[concurrency-interest] AtomicReferenceFieldUpdater vs Unsafe
vitalyd at gmail.com
Mon Nov 28 21:29:56 EST 2011
In your example why do you say that x should be 17 (or rather, why would
someone assume that)? If thread one writes to x but gets descheduled before
locking, then clearly thread 2 is not guaranteed to read 17; how is this
different from if instead of using a lock, a volatile y was used?
If thread 1 did lock before tryLock in thread 2 then the store to a
volatile inside lock and a read of that volatile in tryLock should be
sufficient to create the happens-before edge.
I must be missing your point though.
On Nov 28, 2011 8:23 PM, "Boehm, Hans" <hans.boehm at hp.com> wrote:
> > From: Doug Lea
> > On 11/28/11 14:23, Boehm, Hans wrote:
> > > There's another problem with tryLock()-like methods, which I pointed
> > out in a
> > > 2007 PPoPP paper. I think the current j.u.c.tryLock() is not
> > correctly
> > > specified. The problem is illustrated by the following badly
> > designed code:
> > >
> > > Thread 1: x = 17; l.lock();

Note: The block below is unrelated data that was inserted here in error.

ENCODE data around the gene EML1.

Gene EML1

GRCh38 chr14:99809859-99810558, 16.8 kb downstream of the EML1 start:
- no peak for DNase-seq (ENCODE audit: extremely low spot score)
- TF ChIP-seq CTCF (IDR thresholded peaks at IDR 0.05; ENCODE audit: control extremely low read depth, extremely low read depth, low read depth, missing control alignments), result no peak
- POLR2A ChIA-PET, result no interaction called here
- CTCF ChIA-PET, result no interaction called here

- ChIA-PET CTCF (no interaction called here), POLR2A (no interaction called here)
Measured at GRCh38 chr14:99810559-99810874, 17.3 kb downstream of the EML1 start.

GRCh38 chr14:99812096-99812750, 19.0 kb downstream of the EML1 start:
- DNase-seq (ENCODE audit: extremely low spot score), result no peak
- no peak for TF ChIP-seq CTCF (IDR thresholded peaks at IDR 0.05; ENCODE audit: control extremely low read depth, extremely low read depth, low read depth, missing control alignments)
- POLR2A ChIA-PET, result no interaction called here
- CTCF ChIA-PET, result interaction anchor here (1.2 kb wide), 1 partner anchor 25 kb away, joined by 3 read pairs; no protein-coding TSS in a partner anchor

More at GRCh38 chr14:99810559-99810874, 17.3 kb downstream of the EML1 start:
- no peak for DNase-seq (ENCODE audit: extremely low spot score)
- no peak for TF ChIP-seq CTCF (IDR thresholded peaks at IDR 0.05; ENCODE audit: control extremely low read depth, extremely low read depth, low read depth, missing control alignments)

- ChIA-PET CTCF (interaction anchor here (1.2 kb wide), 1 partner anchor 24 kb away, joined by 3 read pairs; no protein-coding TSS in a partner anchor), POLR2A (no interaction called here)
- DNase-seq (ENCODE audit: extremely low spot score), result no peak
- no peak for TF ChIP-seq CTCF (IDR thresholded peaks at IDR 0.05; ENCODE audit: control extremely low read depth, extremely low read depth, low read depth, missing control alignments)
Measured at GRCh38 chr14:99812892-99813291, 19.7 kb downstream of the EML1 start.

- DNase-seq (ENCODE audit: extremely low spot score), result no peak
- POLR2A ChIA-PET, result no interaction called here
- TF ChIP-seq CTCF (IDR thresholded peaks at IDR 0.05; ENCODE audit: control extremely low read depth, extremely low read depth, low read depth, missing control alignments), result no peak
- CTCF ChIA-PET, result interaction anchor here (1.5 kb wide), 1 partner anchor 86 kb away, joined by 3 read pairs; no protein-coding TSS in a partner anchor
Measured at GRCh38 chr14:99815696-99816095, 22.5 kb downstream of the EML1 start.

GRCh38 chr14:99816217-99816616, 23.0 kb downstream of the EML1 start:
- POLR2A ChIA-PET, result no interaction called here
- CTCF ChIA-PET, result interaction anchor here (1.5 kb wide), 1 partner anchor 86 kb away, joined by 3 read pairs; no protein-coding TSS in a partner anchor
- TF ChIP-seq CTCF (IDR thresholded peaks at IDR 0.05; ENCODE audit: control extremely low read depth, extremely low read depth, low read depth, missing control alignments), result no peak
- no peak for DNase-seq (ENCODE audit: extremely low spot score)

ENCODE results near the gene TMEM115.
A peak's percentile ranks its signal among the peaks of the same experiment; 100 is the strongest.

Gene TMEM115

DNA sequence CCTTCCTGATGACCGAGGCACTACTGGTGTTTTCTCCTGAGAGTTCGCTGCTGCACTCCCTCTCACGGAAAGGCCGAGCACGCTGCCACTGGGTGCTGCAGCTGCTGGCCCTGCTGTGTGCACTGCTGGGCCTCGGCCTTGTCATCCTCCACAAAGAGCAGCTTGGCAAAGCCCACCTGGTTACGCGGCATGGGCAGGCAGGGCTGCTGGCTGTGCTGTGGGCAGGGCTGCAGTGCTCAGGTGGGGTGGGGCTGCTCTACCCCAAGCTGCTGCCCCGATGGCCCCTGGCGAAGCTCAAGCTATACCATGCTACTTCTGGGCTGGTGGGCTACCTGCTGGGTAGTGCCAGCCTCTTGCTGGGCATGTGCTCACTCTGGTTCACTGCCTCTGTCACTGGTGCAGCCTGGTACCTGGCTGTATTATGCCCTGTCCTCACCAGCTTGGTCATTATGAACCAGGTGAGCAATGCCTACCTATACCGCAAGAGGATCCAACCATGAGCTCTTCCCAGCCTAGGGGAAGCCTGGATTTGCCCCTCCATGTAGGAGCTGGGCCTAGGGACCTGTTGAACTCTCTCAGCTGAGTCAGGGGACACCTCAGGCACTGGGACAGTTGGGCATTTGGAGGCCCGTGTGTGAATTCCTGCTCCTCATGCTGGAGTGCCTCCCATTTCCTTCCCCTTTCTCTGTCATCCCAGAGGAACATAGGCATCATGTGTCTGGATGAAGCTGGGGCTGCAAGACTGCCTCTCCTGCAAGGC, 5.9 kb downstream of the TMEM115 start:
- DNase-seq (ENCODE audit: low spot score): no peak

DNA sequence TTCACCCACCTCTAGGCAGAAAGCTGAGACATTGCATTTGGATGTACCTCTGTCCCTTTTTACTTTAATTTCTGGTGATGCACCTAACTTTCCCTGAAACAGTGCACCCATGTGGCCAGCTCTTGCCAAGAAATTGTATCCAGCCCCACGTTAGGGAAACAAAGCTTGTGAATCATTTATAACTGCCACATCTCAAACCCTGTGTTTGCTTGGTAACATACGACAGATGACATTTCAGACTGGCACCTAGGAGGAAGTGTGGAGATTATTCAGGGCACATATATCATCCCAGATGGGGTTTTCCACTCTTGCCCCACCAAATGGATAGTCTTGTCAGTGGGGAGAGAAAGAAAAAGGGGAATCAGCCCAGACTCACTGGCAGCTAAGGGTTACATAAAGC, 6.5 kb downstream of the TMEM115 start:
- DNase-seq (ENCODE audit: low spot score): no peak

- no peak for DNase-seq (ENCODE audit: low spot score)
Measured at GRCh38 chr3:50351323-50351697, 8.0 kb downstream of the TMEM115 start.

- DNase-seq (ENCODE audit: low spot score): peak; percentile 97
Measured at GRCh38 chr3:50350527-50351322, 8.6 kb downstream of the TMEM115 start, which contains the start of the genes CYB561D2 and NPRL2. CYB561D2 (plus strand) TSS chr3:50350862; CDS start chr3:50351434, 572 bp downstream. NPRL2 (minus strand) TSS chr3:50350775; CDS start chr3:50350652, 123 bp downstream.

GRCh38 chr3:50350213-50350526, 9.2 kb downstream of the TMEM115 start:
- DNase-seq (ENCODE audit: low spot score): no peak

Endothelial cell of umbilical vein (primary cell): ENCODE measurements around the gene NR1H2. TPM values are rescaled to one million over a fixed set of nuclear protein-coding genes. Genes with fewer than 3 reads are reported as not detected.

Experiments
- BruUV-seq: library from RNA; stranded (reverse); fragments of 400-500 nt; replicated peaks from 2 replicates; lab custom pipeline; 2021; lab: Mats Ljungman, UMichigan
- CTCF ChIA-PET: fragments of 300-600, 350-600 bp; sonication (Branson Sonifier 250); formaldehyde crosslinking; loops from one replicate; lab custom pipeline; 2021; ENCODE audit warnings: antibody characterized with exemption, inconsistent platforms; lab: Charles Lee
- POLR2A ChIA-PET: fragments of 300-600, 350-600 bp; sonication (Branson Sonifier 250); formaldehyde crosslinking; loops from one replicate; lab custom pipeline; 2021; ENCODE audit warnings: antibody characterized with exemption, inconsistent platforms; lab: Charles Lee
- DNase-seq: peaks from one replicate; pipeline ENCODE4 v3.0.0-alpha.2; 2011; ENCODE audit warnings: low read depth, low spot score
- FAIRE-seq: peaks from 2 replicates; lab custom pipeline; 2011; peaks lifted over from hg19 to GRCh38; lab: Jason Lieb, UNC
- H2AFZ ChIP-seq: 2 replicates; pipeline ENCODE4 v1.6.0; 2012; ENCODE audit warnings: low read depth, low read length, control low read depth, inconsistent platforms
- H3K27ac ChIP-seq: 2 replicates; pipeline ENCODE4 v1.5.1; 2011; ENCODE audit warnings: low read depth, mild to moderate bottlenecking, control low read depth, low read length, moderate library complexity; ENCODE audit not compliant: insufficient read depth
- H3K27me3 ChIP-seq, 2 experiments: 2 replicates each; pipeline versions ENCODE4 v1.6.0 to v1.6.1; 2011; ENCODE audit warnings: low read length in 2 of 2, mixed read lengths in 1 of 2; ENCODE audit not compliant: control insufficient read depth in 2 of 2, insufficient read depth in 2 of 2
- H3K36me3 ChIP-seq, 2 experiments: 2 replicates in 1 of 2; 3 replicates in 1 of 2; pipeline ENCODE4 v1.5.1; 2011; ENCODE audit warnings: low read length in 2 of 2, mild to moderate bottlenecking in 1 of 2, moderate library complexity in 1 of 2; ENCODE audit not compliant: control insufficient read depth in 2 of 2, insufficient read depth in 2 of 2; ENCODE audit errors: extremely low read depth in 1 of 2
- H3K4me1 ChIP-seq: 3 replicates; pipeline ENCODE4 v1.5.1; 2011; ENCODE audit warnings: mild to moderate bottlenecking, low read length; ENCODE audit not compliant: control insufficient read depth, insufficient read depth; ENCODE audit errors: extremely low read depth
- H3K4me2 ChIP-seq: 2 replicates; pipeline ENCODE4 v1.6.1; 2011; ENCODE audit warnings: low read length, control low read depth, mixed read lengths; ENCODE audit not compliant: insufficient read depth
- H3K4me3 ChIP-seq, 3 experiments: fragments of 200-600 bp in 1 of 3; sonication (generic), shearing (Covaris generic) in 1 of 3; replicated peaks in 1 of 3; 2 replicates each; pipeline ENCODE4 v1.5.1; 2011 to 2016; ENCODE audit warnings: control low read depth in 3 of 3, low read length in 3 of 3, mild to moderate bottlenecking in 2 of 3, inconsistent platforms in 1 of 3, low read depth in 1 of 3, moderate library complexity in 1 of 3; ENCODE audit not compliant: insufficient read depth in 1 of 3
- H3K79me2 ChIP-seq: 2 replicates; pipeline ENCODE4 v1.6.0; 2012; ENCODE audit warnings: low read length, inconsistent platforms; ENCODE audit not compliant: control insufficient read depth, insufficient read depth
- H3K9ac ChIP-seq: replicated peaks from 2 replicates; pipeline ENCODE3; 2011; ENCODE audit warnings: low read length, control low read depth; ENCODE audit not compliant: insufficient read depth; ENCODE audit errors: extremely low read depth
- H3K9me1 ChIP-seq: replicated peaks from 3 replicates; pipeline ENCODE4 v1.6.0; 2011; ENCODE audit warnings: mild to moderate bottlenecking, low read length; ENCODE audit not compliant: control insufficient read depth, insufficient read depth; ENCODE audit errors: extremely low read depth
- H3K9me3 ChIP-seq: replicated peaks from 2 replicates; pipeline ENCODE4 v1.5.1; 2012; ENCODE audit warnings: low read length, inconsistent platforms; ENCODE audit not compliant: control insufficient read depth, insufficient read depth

> > >
> > > Thread 2: while (l.tryLock()) l.unlock(); ... x ... // x should be
> > 17 here!
> > >
> > >
> > > A solution, more or less adopted by C++11, is to specify tryLock() as
> > > allowing spurious failures,
> > I think we are OK on this. The Lock spec defines tryLock in terms
> > of the lock being "available", which means different things
> > across different Lock implementations, and doesn't rule out
> > spurious false returns.
> That interpretation sounds good to me. It does mean that a lock that was
> constructed before the tryLock call and has never been accessed by anything
> else might not be "available".
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